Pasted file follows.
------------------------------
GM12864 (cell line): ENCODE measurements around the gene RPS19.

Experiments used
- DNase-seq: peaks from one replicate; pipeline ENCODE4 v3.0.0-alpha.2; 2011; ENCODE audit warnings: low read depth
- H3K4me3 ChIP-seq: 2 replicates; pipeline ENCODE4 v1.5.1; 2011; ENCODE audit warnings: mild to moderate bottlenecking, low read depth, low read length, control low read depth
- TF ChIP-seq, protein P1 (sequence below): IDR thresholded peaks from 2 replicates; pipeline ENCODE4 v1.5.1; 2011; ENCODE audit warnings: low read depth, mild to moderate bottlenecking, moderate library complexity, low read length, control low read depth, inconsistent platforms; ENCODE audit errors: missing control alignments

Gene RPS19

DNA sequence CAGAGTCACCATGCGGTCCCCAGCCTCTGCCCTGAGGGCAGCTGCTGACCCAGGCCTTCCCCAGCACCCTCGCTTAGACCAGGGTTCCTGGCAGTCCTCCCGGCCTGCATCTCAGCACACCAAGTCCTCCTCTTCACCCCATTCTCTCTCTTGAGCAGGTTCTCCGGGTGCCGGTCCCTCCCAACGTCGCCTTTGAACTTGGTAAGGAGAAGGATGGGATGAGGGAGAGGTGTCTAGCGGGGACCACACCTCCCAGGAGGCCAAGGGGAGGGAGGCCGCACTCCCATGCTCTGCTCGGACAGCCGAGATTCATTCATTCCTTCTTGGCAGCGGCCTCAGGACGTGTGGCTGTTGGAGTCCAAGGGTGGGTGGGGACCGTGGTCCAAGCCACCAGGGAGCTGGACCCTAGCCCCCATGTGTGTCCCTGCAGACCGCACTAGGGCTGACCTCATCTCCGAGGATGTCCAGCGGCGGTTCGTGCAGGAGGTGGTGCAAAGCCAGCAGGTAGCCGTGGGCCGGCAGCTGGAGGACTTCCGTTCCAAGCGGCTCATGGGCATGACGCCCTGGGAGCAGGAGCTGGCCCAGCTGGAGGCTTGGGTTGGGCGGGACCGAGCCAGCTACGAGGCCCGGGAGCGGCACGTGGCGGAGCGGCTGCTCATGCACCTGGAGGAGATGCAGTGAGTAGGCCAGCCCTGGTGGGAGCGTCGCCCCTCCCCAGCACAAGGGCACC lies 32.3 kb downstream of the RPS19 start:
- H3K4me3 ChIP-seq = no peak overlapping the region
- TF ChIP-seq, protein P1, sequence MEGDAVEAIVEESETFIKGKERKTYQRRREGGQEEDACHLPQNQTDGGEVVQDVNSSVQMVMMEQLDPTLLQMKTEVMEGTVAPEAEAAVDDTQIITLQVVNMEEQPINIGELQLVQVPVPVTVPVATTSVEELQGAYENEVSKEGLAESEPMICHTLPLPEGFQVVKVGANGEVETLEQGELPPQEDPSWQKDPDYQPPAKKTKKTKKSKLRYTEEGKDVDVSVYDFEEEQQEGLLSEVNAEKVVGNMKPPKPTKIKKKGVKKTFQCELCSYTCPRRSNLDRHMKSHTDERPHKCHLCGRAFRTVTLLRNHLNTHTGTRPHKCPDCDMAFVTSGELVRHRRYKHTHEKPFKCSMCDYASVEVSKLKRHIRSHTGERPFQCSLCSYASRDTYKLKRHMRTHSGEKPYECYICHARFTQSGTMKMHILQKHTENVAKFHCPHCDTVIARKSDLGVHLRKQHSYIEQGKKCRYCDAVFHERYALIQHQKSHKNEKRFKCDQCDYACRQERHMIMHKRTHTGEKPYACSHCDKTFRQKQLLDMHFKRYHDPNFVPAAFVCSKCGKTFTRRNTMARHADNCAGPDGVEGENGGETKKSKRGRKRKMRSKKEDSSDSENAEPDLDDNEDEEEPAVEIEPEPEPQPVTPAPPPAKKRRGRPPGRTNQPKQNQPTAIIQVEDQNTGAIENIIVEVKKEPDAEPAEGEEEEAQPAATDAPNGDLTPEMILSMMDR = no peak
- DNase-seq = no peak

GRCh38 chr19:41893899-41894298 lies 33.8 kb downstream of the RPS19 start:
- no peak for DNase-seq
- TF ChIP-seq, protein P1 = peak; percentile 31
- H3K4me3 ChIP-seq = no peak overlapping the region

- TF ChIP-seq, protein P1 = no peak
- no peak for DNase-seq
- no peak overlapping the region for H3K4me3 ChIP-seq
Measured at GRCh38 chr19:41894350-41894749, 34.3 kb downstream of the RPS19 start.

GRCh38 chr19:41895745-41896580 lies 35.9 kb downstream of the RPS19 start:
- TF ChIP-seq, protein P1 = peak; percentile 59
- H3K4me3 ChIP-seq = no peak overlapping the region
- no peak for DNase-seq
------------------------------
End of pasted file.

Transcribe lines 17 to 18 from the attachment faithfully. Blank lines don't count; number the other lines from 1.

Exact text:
- no peak overlapping the region for H3K4me3 ChIP-seq
Measured at GRCh38 chr19:41894350-41894749, 34.3 kb downstream of the RPS19 start.